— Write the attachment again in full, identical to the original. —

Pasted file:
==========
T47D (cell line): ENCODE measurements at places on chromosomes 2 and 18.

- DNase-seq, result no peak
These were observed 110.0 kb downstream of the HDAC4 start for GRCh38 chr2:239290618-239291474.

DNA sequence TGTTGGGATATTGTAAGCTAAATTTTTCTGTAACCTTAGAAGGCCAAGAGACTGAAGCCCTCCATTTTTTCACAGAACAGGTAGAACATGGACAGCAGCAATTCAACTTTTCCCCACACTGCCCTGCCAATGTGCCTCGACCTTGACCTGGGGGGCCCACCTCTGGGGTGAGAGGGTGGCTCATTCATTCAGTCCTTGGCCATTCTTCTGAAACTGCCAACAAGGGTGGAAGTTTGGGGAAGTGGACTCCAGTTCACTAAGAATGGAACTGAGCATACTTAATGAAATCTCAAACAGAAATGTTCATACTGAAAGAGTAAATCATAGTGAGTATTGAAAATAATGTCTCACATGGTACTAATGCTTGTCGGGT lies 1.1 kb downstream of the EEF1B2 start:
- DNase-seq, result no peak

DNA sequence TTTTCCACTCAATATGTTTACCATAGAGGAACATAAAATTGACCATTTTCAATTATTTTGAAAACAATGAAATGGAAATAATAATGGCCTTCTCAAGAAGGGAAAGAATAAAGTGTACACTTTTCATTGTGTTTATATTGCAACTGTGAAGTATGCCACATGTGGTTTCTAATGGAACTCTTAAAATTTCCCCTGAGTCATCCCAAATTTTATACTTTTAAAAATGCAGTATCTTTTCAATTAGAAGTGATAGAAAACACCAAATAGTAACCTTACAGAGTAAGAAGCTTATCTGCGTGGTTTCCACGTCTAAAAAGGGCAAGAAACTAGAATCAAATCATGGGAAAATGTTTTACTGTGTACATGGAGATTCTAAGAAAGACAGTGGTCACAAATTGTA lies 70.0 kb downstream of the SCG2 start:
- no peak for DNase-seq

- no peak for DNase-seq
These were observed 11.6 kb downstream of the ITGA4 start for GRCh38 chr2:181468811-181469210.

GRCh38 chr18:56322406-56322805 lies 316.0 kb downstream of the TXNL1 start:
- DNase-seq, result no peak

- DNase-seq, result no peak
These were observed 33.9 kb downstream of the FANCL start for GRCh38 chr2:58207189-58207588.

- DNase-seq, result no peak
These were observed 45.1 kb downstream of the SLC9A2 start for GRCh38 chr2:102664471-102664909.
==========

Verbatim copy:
T47D (cell line): ENCODE measurements at places on chromosomes 2 and 18.

- DNase-seq, result no peak
These were observed 110.0 kb downstream of the HDAC4 start for GRCh38 chr2:239290618-239291474.

DNA sequence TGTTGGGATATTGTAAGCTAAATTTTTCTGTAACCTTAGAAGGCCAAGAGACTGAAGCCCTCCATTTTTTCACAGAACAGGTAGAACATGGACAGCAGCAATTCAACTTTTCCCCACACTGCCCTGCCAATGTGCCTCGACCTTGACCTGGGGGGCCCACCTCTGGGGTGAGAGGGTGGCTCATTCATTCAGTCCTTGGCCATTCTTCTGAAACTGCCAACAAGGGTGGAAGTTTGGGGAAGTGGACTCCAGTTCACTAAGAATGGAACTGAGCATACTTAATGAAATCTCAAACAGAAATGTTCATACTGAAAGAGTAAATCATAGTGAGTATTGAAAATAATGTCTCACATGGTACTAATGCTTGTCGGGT lies 1.1 kb downstream of the EEF1B2 start:
- DNase-seq, result no peak

DNA sequence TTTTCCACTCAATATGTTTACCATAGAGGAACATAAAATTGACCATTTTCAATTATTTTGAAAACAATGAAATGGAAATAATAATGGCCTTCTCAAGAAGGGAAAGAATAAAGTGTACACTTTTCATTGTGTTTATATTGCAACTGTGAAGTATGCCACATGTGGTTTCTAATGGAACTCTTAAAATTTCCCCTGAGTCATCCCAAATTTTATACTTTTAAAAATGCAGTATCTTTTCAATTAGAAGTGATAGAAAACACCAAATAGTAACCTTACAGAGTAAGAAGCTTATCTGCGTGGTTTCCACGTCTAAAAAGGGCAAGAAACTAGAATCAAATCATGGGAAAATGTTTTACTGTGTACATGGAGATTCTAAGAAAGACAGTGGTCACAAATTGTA lies 70.0 kb downstream of the SCG2 start:
- no peak for DNase-seq

- no peak for DNase-seq
These were observed 11.6 kb downstream of the ITGA4 start for GRCh38 chr2:181468811-181469210.

GRCh38 chr18:56322406-56322805 lies 316.0 kb downstream of the TXNL1 start:
- DNase-seq, result no peak

- DNase-seq, result no peak
These were observed 33.9 kb downstream of the FANCL start for GRCh38 chr2:58207189-58207588.

- DNase-seq, result no peak
These were observed 45.1 kb downstream of the SLC9A2 start for GRCh38 chr2:102664471-102664909.